Introducing Aisling Camps

Introducing Aisling Camps

We're so excited to introduce womenswear designer, Aisling Camps to the McMullen community and roster of designers. Aisling is a skilled knitwear designer whose creations speak to the female form and the McMullen woman. Read a below interview with Aisling, and get an inside look into her inspiration for our new pieces at McMullen.

Q: Where do you currently take inspiration from? 

AC: "I'm usually most inspired by nature and taking trips back home to Trinidad always fill me with ideas and energy. You can tell from the names of the styles for example the palm sweater I designed to remind me of a line of coconut tree trunks lined up on the beach and the waterfall dress is pretty self explanatory. I love the challenge of taking complex imagery and textures and translating it into knits. I like pushing the boundaries of what is possible with this medium and going beyond what would be expected from a sweater. Raw edges, not overly manicured, pared back but intentional are consistent elements of my design aesthetic. "

Q: What does it mean to you to be a black designer? 

AC: "I did not realize it was so important to showcase my point of view until moving to New York and trying to make it in the fashion space. Initially I thought I needed to fit in and make things that were similar to what was widely accepted. Water down the fun stuff if you will, not make references to things that people might not get. But then I realized that my uniqueness is my superpower. I'm privileged to have come from a proud, super diverse, Caribbean culture. On top of that, I have a platform to tell a story through my perspective, so I am here to unapologetically do me. I think that's the most important thing about being a black designer, not asking for permission or acceptance because society has a lot of catching up to do and you could be waiting a long time. Show the world that you can make amazing things and eventually they will catch on."

Q: How do you want people to feel when wearing your pieces? 

AC: "I want them to feel comfortable and fly as hell. I put tons of thought and detail into each knit so they're special. I want my clients to feel unique and beautiful and like they're wearing a little piece of art."

Follow Aisling Camps at (@aislingcamps).

Aisling photographed in the Palm Cropped Sweater, in Trinidad where many of her pieces are inspired from. 

Jena photographed in the Palm Crop Sweater by Liz Zepeda.


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Aisling photographed wearing the Waterfall Dress. 

Jena photographed in the Waterfall dress by Liz Zepeda. 

Tracee Ellis Ross wearing the Aisling Camps Waterfall Dress in Who What Wear.

Q: Your pieces utilize many different designs and techniques. Can you go into detail on your experience with knitwear?  

AC: "I got into knitwear because I was trying to secure a job after graduation from FIT. I was skimming the job market and there were more knitwear positions available than any other speciality at the time so I thought that getting into knits would give me the best shot of getting hired. Also, working in knitwear means working with machines. I have a degree in Mechanical Engineering from Columbia, so I felt quite at home working with machines all day. When I was in fashion school, I really didn't like most of the knitwear that I saw in the commercial space so I decided to approach knits differently and people seemed to like what I was doing so I kept going. Four years later, I spent a lot of time in a knit factory in Emilia-Romagna Italy, honing my skill set and learning from the best in the industry. It was a truly special experience learning from a family with three generations of knitwear experience under their belt. Right now I have two domestic knitting machines set up in my studio and still make most of my pieces with them. It's a very involved process sourcing the best yarns, developing the fabric and then designing the style that best suits the fabric you designed but clearly I love it."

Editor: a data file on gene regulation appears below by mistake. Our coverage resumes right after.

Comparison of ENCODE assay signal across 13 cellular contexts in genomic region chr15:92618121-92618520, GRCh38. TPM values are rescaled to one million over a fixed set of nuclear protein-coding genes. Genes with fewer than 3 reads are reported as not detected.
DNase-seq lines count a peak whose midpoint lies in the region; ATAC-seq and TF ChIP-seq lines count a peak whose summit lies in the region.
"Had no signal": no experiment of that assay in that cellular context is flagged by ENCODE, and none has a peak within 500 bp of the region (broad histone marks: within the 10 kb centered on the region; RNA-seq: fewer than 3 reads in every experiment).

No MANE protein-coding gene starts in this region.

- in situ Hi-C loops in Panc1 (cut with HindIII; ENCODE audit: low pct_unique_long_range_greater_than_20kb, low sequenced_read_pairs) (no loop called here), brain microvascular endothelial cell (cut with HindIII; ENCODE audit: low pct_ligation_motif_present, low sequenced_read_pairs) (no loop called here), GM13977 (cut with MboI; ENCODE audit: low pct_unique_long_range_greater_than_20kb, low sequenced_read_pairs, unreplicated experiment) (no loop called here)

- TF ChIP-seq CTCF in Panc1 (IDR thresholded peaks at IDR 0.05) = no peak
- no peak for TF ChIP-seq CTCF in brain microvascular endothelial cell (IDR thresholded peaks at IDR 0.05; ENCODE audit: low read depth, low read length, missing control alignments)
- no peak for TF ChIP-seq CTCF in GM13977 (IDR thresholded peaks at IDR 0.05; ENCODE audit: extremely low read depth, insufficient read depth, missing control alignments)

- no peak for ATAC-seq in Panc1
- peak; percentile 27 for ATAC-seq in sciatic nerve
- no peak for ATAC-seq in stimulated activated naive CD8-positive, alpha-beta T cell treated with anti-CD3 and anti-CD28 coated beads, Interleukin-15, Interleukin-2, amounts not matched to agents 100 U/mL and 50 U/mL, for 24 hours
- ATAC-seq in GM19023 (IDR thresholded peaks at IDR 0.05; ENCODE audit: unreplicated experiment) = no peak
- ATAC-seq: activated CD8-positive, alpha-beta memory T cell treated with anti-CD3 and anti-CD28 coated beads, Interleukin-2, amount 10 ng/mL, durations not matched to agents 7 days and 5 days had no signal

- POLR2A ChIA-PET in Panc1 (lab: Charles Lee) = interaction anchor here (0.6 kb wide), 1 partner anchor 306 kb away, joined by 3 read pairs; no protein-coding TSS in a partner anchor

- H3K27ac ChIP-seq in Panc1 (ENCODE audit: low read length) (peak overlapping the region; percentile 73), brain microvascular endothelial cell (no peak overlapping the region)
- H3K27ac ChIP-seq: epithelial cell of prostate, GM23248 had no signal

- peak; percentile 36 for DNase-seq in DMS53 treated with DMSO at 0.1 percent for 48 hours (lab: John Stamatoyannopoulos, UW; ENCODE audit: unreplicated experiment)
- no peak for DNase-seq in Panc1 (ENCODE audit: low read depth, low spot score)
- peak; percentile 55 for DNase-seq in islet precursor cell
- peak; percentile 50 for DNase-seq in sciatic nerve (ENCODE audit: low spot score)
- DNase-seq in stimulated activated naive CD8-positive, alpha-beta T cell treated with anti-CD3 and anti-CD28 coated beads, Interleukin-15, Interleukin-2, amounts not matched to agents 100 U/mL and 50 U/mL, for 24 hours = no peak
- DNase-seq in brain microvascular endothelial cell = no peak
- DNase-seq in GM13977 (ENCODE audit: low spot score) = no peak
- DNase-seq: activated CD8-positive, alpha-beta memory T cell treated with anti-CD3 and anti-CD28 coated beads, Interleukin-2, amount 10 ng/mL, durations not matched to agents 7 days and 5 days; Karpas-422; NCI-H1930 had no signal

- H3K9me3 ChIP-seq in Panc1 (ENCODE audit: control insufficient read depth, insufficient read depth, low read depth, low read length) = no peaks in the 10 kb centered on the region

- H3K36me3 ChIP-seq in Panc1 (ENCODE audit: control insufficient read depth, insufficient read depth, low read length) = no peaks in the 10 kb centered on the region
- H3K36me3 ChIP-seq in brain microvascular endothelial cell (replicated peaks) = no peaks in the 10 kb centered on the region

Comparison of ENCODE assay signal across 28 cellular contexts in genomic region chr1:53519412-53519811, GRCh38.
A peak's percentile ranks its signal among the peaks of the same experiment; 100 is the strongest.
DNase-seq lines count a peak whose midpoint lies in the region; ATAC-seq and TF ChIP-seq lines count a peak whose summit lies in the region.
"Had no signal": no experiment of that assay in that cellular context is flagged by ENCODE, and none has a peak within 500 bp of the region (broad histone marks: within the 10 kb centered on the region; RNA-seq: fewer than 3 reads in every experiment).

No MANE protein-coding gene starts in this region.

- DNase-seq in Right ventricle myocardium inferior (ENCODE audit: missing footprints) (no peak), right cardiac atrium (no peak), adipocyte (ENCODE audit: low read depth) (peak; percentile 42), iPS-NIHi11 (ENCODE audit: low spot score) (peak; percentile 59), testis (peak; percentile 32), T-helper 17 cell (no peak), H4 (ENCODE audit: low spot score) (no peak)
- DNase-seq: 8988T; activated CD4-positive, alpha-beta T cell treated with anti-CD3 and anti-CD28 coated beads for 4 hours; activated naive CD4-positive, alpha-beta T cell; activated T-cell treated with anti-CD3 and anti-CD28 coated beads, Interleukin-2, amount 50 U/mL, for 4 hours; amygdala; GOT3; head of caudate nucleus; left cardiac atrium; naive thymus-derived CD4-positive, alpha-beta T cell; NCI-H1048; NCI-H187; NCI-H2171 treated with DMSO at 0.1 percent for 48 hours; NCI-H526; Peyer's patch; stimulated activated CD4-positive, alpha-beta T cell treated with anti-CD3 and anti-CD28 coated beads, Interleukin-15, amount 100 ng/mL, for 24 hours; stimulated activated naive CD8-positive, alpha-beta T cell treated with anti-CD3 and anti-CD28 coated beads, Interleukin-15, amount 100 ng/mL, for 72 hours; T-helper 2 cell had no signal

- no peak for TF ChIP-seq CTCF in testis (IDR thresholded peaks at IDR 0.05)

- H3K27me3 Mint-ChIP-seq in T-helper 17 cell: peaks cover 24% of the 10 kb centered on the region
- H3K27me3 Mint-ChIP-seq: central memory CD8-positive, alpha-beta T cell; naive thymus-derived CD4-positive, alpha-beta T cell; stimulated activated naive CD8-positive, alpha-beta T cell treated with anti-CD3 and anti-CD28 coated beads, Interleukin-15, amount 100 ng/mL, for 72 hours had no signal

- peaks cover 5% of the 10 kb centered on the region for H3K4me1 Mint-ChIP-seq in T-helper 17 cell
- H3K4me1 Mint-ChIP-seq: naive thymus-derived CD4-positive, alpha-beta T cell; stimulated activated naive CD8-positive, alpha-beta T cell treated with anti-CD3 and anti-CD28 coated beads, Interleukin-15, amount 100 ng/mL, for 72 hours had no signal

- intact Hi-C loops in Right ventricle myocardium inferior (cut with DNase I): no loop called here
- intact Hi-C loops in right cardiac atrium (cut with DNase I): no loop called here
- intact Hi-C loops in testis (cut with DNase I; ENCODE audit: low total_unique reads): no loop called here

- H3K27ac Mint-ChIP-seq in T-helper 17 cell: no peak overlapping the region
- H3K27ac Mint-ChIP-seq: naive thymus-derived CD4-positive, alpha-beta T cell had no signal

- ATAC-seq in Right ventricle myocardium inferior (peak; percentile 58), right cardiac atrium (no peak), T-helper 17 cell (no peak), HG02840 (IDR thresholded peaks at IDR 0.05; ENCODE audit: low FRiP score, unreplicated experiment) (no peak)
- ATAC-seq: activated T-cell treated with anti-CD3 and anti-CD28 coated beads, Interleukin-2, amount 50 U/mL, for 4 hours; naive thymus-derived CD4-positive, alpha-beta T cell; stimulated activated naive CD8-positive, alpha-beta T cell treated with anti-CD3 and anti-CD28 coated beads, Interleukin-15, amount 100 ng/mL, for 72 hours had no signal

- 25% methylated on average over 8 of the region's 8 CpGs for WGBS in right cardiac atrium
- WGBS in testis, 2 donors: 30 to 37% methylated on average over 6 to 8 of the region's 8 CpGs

Q: Your pieces are all hand-sewn. How does that contribute to the level of craftsmanship and care that goes into each piece?  

AC: "I spend a lot of time pushing a knit carriage back and forth over a bed of needles, manipulating needles by hand and being an all around perfectionist. It is an extreme amount of work that's involved in making each piece. I have all these careful instructions laid out for each design. Each design has a graph that's custom made for it and additional notes and modifications written on them. There's something about a handmade product that makes it special. Sometimes I do crazy things that automated machines are unable to replicate. I think it makes the pieces more precious because you can feel that it's been handled meticulously by human hands. I think it gives my knits soul."

Aisling hand looming knitwear for McMullen.

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Aisling photographed in her Brooklyn studio.

Jena photographed in the Mist Turtleneck by Liz Zepeda. 

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Aisling photographed in her Brooklyn studio.